Mac McCaughan seems really, really tired of being angry and frustrated all the time. This is arguably the most relevant sentiment on wild loneliness, Superchunk’s most recent and contemplative album to date. Who among us, after four years of the Trump administration and two years (and counting) of the greatest public health crisis in a century, is not exhausted? If there is a common thread between so many memes, blog posts and expressions of mental health issues that so many people turn to daily in an effort to find common ground and inspiration, is that everyday life has been a grueling ordeal for some time. now.
In this vein, songs from the band’s 12th album (not counting essential compilations throwing seeds and music accessory) speak to the listener in a direct way, even for a romantic with a heart on the sleeve like McCaughan. After 2018 What a time to live gave out such a cry of anger, perhaps the change of pace — slower tempos, sunnier melodies, thoughtful themes — is inevitable. Being pissed off can feel good (and cathartic, when paired with such barn-burning songs), but it’s harder to embrace those emotions in the long run. At the end of the day, when you’ve exhausted your anger, what’s left? It’s there that wild loneliness Between.
The difficulty of processing uncertain emotions — not the “Oh, I’m so passionate, help me” boredom of your average pop song — is the album’s driving theme. It clearly announces itself as the day on the lyrics of the title song: “When there’s nowhere left to grind your ax / how can we even think about it?” Then, a fucking sax solo breaks out. I bet the old school fans of the band didn’t see it coming back when they banged their heads on “Slack Motherfucker”, but it suits Superchunk – McCaughan has always sounded like a weary soul, and with this collection of songs about finding meaning in what comes after anger, his worldly sensibilities find an ideal match.
As soon as they exit the soft door, the group announces their return to the softer territory of Here to shut upas “City Of The Dead” kicks off with strings, shakers and one of the smoothest, simplest beginnings of a ‘Chunk record since “End of the century dream.” As distorted guitars ring out after the first line and McCaughan sings “So many things you can’t undo / Well you can only push,” the album brings sweetness to counter the clouds. dark.
From there, it’s a series of sometimes catchy, sometimes melodious numbers that work in tandem to convey the themes of struggle, overcoming isolation, and finding something better. The “Endless Summer” rocker, with its tongue-in-cheek reveal of climate change concerns (“I’m a broken record, I’m a bummer all year round”), is about as classic a Superchunk riff as you can get. get, at least in terms of the band’s last-day production. “On The Floor” then brings home the other half of the musical equation, still upbeat but muted, as piano adds a bit of glitz and circumstance to the mix, along with guest vocals from Mike Mills of REM.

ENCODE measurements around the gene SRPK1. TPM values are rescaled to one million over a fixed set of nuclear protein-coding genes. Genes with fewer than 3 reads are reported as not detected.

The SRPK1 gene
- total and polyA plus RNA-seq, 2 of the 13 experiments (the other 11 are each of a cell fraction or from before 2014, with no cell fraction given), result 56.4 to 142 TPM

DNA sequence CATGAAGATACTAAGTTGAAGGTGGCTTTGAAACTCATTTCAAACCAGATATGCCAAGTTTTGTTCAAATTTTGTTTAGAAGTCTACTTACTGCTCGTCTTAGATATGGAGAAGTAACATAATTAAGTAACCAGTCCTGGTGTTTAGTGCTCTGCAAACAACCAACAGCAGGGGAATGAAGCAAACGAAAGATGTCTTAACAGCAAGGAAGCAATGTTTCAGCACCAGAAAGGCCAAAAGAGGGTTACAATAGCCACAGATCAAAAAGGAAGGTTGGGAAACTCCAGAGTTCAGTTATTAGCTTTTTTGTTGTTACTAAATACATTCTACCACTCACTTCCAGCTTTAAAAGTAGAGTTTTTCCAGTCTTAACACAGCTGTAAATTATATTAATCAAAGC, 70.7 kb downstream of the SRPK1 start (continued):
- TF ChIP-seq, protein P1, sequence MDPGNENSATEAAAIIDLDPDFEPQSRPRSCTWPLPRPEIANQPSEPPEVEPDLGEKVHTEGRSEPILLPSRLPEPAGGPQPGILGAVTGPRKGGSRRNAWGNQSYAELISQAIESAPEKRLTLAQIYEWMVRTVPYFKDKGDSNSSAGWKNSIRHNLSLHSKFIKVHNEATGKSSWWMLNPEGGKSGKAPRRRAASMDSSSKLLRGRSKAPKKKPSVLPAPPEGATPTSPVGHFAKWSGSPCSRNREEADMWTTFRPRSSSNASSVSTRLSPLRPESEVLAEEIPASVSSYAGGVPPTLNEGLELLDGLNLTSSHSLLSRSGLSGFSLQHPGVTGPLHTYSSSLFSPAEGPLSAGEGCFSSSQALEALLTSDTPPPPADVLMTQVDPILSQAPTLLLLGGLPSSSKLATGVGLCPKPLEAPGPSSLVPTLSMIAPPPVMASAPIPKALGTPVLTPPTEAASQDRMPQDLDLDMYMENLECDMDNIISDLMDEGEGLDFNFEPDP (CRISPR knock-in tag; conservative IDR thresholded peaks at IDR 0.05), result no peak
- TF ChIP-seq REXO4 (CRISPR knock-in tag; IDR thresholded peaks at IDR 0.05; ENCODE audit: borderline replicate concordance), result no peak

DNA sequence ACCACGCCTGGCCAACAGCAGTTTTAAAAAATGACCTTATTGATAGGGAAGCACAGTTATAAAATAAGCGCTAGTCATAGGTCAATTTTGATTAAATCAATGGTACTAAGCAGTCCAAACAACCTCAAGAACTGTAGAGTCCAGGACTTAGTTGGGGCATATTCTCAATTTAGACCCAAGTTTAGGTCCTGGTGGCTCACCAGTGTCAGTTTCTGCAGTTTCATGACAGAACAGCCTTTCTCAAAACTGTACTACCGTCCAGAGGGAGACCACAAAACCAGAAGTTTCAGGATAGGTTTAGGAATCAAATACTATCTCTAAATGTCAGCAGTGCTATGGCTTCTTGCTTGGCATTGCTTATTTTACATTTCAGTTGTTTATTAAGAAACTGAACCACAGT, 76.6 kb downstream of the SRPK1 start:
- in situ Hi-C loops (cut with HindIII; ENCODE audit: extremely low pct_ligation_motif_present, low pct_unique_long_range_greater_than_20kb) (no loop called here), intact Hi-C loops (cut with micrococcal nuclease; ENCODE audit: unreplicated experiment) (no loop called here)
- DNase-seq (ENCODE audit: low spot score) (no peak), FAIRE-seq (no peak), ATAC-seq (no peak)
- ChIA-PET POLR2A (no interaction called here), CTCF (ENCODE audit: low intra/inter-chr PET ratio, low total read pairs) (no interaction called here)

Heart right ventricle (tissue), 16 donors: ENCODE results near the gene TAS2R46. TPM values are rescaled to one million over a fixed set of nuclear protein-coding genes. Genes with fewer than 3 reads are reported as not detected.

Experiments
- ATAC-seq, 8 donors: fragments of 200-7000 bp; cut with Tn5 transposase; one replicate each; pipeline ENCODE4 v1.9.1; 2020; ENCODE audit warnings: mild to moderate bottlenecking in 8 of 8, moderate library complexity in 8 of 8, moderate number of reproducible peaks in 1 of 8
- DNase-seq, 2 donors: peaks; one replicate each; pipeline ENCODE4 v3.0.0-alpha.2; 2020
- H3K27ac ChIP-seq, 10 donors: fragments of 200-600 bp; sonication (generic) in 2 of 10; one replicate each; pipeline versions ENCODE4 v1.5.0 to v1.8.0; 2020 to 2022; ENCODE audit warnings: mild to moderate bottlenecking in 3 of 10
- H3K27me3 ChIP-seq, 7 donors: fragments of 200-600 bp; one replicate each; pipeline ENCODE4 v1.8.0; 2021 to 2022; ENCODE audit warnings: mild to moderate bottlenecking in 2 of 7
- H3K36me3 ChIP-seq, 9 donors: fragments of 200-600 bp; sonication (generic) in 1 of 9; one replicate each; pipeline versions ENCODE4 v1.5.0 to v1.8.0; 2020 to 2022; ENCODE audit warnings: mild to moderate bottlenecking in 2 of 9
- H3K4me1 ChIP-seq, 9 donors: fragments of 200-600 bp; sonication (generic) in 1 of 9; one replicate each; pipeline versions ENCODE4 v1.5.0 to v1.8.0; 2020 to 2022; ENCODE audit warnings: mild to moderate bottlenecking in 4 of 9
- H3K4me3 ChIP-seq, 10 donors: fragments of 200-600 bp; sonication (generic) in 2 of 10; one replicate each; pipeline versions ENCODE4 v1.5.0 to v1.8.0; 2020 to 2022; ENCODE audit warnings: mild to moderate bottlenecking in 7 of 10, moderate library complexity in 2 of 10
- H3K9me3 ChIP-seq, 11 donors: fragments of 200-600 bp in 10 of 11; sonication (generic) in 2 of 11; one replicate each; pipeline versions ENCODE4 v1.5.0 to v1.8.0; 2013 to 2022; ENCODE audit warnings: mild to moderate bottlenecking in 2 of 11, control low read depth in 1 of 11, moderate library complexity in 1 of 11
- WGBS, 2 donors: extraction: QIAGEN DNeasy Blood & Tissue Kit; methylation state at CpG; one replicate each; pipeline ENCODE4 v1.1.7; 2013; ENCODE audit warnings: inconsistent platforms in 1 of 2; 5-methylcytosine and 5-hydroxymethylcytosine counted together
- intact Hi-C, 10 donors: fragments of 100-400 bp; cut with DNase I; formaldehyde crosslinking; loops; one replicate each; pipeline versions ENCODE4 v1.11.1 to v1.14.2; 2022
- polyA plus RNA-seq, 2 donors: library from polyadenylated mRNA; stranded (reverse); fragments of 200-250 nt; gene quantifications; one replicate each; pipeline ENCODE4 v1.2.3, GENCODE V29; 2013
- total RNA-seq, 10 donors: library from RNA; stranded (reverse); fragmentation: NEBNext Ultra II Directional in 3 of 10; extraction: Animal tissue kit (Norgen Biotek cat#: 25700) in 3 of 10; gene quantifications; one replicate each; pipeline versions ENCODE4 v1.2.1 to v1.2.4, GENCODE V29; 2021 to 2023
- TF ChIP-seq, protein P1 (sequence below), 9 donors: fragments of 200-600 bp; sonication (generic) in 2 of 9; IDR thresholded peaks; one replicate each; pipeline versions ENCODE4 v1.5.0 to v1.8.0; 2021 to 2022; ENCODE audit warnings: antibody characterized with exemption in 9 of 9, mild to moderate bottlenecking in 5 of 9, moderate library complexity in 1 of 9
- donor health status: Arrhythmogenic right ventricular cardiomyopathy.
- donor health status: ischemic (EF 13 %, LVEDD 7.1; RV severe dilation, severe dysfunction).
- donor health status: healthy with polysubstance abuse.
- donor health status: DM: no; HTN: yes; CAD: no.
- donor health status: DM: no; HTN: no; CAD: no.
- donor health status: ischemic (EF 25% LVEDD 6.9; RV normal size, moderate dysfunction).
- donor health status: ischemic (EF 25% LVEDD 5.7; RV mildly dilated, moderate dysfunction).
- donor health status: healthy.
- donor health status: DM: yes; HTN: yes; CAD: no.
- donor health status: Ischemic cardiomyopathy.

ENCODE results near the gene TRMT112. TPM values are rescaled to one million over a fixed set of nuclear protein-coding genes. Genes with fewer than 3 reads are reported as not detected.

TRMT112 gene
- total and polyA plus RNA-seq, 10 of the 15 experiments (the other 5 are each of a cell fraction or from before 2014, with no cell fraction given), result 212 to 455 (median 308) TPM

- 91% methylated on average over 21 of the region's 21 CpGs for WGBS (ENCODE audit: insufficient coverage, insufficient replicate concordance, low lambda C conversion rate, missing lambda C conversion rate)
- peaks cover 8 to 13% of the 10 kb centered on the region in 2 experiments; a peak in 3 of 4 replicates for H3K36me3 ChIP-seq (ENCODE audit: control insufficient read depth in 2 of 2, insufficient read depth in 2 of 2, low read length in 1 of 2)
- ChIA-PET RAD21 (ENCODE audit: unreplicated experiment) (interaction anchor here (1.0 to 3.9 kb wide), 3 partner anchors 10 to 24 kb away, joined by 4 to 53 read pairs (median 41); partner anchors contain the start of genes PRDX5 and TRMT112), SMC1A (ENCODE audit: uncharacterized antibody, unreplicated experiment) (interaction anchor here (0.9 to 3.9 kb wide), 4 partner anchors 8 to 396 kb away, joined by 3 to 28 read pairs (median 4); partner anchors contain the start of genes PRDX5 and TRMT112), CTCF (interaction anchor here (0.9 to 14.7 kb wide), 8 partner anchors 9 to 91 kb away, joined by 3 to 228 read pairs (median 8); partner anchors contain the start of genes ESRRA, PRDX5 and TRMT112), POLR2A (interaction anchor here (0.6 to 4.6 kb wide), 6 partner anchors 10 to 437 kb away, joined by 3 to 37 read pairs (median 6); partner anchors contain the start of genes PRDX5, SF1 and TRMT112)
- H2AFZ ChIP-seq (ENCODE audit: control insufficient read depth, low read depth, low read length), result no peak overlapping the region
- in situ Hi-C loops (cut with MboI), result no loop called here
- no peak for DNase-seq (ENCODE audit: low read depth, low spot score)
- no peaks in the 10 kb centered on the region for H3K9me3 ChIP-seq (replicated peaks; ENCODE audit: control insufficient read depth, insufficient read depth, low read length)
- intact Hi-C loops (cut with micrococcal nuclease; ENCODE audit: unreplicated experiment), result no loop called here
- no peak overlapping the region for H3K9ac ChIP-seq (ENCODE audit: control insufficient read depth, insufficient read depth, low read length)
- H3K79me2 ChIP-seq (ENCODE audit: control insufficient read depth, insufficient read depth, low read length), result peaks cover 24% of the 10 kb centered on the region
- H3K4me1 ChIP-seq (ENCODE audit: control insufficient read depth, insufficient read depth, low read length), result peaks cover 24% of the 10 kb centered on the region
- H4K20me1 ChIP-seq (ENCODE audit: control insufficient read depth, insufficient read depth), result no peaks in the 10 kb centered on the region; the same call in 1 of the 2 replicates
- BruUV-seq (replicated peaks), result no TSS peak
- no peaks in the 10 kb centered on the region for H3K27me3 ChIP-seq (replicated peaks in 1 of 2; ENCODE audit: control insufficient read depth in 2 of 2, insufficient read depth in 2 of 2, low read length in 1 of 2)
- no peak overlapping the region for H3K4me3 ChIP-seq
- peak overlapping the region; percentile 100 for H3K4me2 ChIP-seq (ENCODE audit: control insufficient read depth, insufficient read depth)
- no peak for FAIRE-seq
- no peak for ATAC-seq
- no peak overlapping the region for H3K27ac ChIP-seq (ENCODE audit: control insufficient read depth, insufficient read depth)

Sometimes the quieter numbers almost enter the territory of McCaughan’s solo work in Portastatic, such as on “Set It Aside”, where the singer accompanies his voice on the piano over a simple rhythm, or even the beginning of “If You’re Not Dark” closer. ‘, which slowly turns into an anthemic sonic output, aided by Sharon Van Etten’s backing vocals and majestic riffs that underscore a push to acknowledge the more pessimistic sides of ourselves, even as we strive for something. moreover (“If you’re not dark / At least in a small part / What are you on?”).
That doesn’t mean there are not songs with muscle. “Refracting” almost functions as a sarcastic counterpoint to the beauty of the title track, with Jon Wurster’s trapping beating the highlights as McCaughan confesses, “I try not to judge / But it’s so fun and so distracting .” And as always, the band have a penchant for stretching the boundaries of their sounds, adding a complex range of horns to “Highly Suspect,” which merges a Foolishriff of the time to a musical back and forth between triumphant cacophony and mannered arrangements.
So many bands settle into a rut as they mature, but what has always kept Superchunk so invigorating over the years is how the music and lyrics have continued to evolve in a way fitting for an indie-rock band whose sound has served as a model for a million people. imitators. You can throw a stone and hit a dozen bands that were influenced by Superchunk, although some younger bands don’t necessarily realize where the bands they are draw from the first was inspired, but the fundamental style of this iconic four-piece never stood still. It never feels like the band is trying to recreate their old records. Instead, he seeks to insert small changes and musical tics, ways to find something new in the long-running sound that came before, without losing the North Star of his genre-defining style. It’s a wild achievement.